By Jane Elliott
Health reporter, BBC News
Elisa is now a successful musician
Each year 46,000 people are diagnosed with breast cancer - only four of these are under 20.
So when 19-year-old student Elisa Caleb went to her doctor with a lump everyone felt quite confident it would be benign.
Elisa was told the results were clear.
But she says they were unclear. And medics were so confident that she was too young to have the condition, they did not tell her of the uncertainty, or order any further tests.
It was only when she decided herself to have the troublesome lump removed a year later, that she was told she had an aggressive cancer.
It needed to be removed immediately and followed by chemotherapy and radiotherapy.
"I was completely stunned because every day the lump had been in my thoughts and I'd thought it was nothing to worry about," said Elisa, now 29.
"It was really, really numbing because I had been living with this illusion that it was OK, but it wasn't.
"I think the reason they didn't find it in the first place was just because they assumed I was too young."
Elisa said she is very lucky indeed to be alive today as she had only decided to have the lump removed because it had become too uncomfortable.
It had grown from the size of a marble to a golf ball and was protruding through her skin.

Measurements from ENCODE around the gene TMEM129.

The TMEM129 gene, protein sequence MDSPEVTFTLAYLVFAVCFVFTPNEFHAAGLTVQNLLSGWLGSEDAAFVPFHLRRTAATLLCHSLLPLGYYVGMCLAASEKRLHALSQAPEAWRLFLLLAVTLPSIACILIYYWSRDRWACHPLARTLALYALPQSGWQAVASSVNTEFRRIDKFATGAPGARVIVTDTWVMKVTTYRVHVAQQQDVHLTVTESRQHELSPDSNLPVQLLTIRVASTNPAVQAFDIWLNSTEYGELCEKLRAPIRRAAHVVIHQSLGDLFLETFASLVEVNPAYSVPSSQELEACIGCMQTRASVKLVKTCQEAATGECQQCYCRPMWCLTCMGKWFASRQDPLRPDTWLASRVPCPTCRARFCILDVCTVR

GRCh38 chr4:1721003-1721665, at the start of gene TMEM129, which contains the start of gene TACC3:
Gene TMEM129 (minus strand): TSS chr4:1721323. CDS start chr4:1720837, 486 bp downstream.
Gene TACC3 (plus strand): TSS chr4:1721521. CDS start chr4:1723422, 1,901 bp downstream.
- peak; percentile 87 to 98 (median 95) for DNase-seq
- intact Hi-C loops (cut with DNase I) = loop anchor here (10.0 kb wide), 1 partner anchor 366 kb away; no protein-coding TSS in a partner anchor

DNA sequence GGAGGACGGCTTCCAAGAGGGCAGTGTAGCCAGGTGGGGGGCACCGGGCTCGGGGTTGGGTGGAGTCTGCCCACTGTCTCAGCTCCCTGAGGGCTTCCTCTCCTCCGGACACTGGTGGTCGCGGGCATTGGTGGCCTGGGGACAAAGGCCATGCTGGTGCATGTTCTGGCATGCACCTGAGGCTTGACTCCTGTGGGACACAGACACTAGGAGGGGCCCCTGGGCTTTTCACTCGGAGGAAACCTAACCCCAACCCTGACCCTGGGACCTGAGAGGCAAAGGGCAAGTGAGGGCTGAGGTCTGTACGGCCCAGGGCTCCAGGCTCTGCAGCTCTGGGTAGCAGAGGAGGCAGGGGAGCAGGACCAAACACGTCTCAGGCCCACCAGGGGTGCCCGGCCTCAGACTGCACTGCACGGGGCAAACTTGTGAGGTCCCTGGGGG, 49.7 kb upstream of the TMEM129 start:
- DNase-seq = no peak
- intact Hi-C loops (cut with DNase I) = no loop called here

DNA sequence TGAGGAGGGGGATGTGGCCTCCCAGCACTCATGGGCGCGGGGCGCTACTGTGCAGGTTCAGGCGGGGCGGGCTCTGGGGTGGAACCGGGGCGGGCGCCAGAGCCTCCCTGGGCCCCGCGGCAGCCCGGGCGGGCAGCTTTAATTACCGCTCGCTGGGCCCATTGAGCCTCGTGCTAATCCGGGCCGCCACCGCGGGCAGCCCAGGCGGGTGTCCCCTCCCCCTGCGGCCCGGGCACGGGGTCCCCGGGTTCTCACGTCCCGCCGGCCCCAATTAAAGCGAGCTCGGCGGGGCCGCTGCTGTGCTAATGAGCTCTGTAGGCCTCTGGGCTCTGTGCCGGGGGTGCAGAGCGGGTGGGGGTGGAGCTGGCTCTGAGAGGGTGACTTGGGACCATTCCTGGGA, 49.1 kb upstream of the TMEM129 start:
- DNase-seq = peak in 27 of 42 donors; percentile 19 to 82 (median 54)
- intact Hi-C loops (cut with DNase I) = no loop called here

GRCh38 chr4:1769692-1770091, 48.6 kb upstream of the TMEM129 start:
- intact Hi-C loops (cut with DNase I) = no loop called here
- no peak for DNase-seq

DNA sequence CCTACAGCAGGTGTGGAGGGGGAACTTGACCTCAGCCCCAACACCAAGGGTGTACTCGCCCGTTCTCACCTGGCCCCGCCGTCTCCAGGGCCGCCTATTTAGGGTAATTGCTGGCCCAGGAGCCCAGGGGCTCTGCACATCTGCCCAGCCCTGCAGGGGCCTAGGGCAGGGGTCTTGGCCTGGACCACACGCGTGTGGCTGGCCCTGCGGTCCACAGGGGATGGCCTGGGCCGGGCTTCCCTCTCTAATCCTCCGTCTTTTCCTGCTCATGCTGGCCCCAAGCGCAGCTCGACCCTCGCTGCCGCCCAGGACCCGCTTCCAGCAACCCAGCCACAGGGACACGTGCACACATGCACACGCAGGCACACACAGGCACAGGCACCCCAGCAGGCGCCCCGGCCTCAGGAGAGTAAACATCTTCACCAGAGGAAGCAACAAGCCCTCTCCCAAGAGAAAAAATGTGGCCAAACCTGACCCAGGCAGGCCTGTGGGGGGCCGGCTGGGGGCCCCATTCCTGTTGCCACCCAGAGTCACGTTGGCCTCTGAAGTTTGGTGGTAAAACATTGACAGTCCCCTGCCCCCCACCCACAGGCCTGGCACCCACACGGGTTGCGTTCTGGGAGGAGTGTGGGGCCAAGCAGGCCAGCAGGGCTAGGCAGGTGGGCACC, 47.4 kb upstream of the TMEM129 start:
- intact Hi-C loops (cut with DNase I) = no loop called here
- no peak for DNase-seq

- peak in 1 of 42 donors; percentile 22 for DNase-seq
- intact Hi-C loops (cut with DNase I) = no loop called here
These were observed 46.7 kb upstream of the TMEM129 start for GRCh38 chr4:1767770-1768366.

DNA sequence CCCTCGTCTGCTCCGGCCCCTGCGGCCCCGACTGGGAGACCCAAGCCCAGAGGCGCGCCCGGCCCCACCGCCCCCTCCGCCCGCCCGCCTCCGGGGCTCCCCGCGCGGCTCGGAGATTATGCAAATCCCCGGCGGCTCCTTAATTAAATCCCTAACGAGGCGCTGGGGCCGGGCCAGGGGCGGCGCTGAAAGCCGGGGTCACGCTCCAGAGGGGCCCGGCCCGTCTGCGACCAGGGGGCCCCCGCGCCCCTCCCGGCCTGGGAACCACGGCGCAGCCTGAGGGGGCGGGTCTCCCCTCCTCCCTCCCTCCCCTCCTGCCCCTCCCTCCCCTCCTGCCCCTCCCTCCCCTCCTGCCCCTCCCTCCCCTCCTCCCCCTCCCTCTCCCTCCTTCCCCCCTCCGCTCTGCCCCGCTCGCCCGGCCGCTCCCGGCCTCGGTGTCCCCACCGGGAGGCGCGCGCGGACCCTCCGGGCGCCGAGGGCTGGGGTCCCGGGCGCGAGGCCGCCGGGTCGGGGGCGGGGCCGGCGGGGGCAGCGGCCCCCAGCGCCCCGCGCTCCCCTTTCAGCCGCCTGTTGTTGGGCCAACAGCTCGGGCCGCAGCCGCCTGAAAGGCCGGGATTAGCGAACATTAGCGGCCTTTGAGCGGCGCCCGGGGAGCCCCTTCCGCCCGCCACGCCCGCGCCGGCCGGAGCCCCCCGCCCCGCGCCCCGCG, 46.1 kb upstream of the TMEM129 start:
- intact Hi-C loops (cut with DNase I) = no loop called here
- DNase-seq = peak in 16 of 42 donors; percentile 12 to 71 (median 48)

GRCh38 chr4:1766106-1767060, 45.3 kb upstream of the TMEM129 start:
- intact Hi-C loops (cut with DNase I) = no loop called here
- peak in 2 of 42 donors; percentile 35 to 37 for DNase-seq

"It was a really sobering thought," she said.
"It is pretty scary to think I am only here because I opted to have it removed.
Elisa likes to spend time with her family
"It was quite an aggressive cancer when they took it out. It could have been a lot worse."
Jackie Harris, clinical nurse specialist at Breast Cancer Care, agreed that Elisa was very young to have the cancer.
"It is extremely rare for women in their teens to be diagnosed with breast cancer," she said.
But she said that should not stop younger people checking their breasts.
"Early detection of breast cancer can lead to simpler and more effective treatment, so it's important that women of all ages are breast aware throughout their lives - getting to know how their breasts look and feel normally so they can report any unusual changes to their GP immediately."
Elisa, who now sings jazz for a living, said her life has completely changed since her diagnosis.
"My priorities have changed," she said.
"I am not so anxious about things and if things don't work out it doesn't bother me as much.
"I have a daughter and spending time with her and my family is important.
"You don't know how long you have."
Elisa took tamoxifen for five years and still has regular check-ups.
"At the time I did not feel angry, I was just relieved it was caught.
"But looking back it is really silly not to do a thorough test. If the doctors have done a test and it's not clear, they should do another one.
"I do wonder how many other people are in the same situation."
Her album Carry Me Home is out on May 24